The first step to using the DigitalOcean provider is configuring it with the proper credential variables. Let’s do that now.

Create a file called provider.tf:

  • nano provider.tf

Add the following lines into the file:

provider.tf
variable "do_token" {}
variable "pub_key" {}
variable "pvt_key" {}
variable "ssh_fingerprint" {}

provider "digitalocean" {
  token = var.do_token
}

Save and exit. Here is a breakdown of the first four lines:

  • variable “do_token”: your DigitalOcean Personal Access Token
  • variable “pub_key”: public key location, so it can be installed into new droplets
  • variable “pvt_key”: private key location, so Terraform can connect to new droplets
  • variable “ssh_fingerprint”: fingerprint of SSH key

The other lines specify the credentials for your DigitalOcean account by assigning “token” to the do_token variable. We will pass the values of these variables into Terraform, when we run it.

The official Terraform documentation for the DigitalOcean provider is located here: DigitalOcean Provider.

Each provider has its own specifications, which generally map to the API of its respective service provider. In the case of the DigitalOcean provider, we are able to define three types of resources:

  • digitalocean_droplet: Droplets (servers)
  • digitalocean_loadbalancer: Load balancer
  • digitalocean_domain: DNS domain entries
  • digitalocean_record: DNS records

Let’s start by creating a Droplet which will run an Nginx server.

Step 4 — Defining the First Nginx Server

You can use Terraform to create a DigitalOcean Droplet and install software on the Droplet once it spins up. In this step you’ll provision a single Ubuntu 18.04 Droplet and install the Nginx web server using Terraform.

Create a new Terraform configuration file called www-1.tf which will hold the configuration for the Droplet:

  • nano www-1.tf

Insert the following lines to define the Droplet resource:

resource "digitalocean_droplet" "www-1" {
    image = "ubuntu-18-04-x64"
    name = "www-1"
    region = "nyc2"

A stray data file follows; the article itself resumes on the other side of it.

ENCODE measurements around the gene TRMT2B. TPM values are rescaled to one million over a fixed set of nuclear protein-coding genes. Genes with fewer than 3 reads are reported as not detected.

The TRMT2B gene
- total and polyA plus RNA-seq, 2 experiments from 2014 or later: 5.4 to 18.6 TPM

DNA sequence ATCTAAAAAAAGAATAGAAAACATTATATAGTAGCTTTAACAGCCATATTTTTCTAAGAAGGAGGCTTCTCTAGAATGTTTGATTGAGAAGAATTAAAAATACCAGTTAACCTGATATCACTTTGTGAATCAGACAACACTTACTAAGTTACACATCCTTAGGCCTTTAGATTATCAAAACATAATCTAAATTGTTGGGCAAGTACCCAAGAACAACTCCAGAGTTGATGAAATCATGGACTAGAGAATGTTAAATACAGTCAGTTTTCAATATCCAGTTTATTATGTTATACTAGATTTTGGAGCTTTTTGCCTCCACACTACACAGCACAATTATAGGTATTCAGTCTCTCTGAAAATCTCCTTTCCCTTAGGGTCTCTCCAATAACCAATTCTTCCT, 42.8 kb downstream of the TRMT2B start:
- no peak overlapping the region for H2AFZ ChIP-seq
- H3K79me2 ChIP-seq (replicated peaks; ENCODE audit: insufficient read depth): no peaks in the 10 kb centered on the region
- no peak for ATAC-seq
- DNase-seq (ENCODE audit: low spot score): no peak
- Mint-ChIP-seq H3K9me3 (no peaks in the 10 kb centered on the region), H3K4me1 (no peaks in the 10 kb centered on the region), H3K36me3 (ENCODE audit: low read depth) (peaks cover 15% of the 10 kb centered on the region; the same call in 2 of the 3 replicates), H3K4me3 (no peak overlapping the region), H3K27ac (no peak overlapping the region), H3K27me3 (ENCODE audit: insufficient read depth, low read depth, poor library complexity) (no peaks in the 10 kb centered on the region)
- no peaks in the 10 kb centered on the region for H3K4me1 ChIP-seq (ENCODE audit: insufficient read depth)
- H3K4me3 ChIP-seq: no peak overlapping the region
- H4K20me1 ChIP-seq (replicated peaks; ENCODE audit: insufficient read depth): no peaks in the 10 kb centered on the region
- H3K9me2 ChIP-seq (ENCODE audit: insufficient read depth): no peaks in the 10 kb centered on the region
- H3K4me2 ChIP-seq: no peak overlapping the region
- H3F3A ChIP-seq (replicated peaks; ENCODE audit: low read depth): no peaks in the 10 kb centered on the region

size = "s-1vcpu-1gb"
    private_networking = true
    ssh_keys = [
      var.ssh_fingerprint
    ]

In the preceding configuration, the first line defines a digitalocean_droplet resource named www-1. The rest of the lines specify the droplet’s attributes, including its data center and the slug which identifies the size of the Droplet you want to configure. In this case we’re using s-1vcpu-1gb, which will create a Droplet with one CPU and 1GB of RAM. Visit this size slug chart to see the available slugs you can use.

When you run Terraform against the DigitalOcean API, it will collect a variety of information about the Droplet, such as its public and private IP addresses. This information can be used by other resources in your configuration.

If you are wondering which arguments are required or optional for a Droplet resource, please refer to the official Terraform documentation: DigitalOcean Droplet Specification.

Now, we will set up a connection which Terraform can use to connect to the server via SSH. Insert the following lines at the end of the file:

  connection {
    host = self.ipv4_address
    user = "root"
    type = "ssh"
    private_key = file(var.pvt_key)
    timeout = "2m"
  }

These lines describe how Terraform should connect to the server, so Terraform can connect over SSH to install Nginx: (note the use of the private key variable).